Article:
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Elementaries show modest, steady progress

The Baltimore Sun

Baltimore County's elementary school students overall scored slightly above state averages in this year's reading and math assessments and showed steady, if modest, gains countywide. But a significant gap remains between the county's lowest- and highest-performing schools, according to preliminary results of this year's statewide assessments released yesterday.

For example, while all third-graders at Summit Park, Timonium and Chadwick elementary schools passed the reading exam, only about a third of the third-graders at Riverview, Mars Estates and Featherbed Lane elementaries passed.

Similarly, while all fourth-graders at Carroll Manor, Kingsville and Summit Park passed the math test, just over half of fourth-graders passed it at Featherbed Lane and about two-thirds of the students at Sandalwood and Woodmoor passed.

School officials said yesterday that they would take more time to sift through the results before drawing conclusions, in part because the numbers are preliminary and some could be subject to corrections or appeals.

"It's important that we take the time to examine the data as it relates to our students and our schools, and that we take the time to relate this set of indicators with other indicators as we track the progress of our school system," said Kara Calder, county schools spokeswoman.

Those other indicators include student performance on the SAT and participation in Advanced Placement courses, she said.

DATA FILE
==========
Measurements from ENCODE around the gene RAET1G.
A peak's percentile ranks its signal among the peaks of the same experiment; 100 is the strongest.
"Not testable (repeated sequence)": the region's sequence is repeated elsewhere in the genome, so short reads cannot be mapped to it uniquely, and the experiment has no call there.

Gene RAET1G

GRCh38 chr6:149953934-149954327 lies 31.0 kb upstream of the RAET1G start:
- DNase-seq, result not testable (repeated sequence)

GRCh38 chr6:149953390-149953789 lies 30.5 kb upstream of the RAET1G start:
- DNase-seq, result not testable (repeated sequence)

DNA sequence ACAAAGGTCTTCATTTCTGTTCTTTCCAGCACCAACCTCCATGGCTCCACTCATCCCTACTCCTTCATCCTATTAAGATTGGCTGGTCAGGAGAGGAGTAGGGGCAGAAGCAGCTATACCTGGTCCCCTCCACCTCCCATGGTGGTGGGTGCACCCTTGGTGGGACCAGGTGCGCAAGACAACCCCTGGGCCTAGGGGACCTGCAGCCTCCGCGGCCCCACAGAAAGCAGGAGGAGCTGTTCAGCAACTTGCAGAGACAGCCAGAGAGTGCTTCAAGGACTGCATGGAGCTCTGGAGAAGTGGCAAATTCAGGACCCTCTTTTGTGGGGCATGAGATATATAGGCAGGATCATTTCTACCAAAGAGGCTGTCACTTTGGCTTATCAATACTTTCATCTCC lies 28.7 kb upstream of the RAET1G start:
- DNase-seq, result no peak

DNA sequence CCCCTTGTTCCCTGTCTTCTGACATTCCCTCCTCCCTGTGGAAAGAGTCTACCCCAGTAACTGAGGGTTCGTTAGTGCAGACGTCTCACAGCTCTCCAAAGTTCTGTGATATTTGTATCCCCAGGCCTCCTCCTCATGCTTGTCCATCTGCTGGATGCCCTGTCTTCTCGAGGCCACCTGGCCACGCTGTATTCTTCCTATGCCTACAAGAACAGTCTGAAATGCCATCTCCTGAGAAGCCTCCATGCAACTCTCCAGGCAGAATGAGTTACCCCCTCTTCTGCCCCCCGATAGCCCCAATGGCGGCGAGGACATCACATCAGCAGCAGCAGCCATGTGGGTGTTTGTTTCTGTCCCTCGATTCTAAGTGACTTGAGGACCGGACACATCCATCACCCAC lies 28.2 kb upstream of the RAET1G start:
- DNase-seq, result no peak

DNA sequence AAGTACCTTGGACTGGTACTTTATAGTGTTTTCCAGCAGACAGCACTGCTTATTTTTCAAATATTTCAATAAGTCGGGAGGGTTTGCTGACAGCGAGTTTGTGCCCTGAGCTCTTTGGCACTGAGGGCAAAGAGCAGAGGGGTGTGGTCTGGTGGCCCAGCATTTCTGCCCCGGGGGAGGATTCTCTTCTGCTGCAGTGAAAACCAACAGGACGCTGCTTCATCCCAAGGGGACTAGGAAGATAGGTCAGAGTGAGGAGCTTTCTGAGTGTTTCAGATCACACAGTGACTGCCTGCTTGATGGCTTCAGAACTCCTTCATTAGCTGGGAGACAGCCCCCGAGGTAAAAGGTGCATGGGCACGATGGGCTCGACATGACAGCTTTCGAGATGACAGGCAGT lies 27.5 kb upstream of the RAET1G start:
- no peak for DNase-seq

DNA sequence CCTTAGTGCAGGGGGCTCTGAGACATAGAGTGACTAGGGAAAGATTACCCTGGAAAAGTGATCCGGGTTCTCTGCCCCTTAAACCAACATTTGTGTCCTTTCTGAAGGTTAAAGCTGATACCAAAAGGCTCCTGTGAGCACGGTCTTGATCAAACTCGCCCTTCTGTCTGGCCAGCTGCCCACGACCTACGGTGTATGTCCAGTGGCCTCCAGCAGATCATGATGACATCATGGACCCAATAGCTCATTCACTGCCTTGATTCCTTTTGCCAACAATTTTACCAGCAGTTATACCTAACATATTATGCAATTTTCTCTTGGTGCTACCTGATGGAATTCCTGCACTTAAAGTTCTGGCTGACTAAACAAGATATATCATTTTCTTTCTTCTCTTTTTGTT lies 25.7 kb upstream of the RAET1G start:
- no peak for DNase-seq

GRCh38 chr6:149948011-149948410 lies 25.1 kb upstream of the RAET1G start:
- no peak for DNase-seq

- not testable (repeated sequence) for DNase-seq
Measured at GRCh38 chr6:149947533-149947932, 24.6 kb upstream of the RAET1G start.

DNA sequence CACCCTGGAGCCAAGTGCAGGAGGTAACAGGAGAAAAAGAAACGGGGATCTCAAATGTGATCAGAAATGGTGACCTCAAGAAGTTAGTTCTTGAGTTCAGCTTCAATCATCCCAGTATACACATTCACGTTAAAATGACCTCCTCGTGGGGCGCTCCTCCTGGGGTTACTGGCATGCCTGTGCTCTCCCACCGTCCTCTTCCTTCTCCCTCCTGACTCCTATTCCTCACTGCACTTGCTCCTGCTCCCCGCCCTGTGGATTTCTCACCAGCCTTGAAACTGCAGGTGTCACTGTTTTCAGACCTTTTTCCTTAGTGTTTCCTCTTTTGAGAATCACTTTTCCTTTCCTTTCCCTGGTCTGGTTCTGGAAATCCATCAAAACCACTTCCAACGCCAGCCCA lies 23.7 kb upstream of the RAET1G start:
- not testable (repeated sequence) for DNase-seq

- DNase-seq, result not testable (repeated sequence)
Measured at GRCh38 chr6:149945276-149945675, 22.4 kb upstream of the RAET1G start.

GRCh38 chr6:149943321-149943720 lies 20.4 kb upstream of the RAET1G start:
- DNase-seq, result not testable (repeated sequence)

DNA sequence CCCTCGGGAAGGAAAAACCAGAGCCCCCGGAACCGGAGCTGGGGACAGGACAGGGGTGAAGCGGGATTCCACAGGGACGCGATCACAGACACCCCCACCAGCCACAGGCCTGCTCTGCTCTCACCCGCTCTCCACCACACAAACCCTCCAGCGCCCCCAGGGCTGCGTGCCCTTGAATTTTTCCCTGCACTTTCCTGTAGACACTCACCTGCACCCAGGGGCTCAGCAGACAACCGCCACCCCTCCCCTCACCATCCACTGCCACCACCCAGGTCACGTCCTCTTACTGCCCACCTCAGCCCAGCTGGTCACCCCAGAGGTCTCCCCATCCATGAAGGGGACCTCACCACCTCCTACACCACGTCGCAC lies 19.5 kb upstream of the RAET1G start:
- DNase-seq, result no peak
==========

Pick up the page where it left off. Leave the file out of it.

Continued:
Countywide, averages for different grades ranged from a high of 88 percent of fourth-graders passing the math exam to 78 percent of fifth-graders passing the reading test.

Three schools - Logan, Dundalk and Sandalwood elementaries - that posted drops of at least 26 percentage points in last year's third-grade math results rebounded this time around. Dundalk showed the highest gain, an increase of nearly 20 percent points. Logan and Sandalwood each saw their scores jump about 11 percentage points.

In the coming days, school officials will review the results in relation to variables, such as community influences, that affect student learning. In the longer term, the results will be tracked student-by-student, grade-by-grade to chart progress of individual children, Calder said.

An unexpected result in yesterday's release was the performance at Red House Run Elementary, the Rosedale school that was named a Maryland Blue Ribbon school earlier this year.

About 80 percent of the school's third-graders passed the reading exam, which was a pass rate comparable to the countywide average, but it was a 17.3 percentage-point drop from the school's performance last year. About 80 percent of third-graders passed the math exam, a dip of nearly 8 percentage points from last year.

Red House Run Elementary was among seven Maryland schools to earn the Blue Ribbon distinction based on their performance on the 2005-2006 Maryland School Assessment. Blue Ribbon schools have to score in the top 10 percent of all schools on the MSA or serve economically disadvantaged communities and produce test scores that show improvements over three years and are in the top 40 percent statewide.

Red House Run Elementary, where about 40 percent of the students receive free or reduced-priced meals, has shown significant progress on statewide assessments.

Of the third-graders who took the exam in 2006, 98 percent scored proficient or advanced on the reading exam, compared with a statewide average of 78.3 percent proficient or advanced.

Overall, the school's third-, fourth- and fifth-graders scored well above statewide averages on the 2006 reading and math MSA tests.

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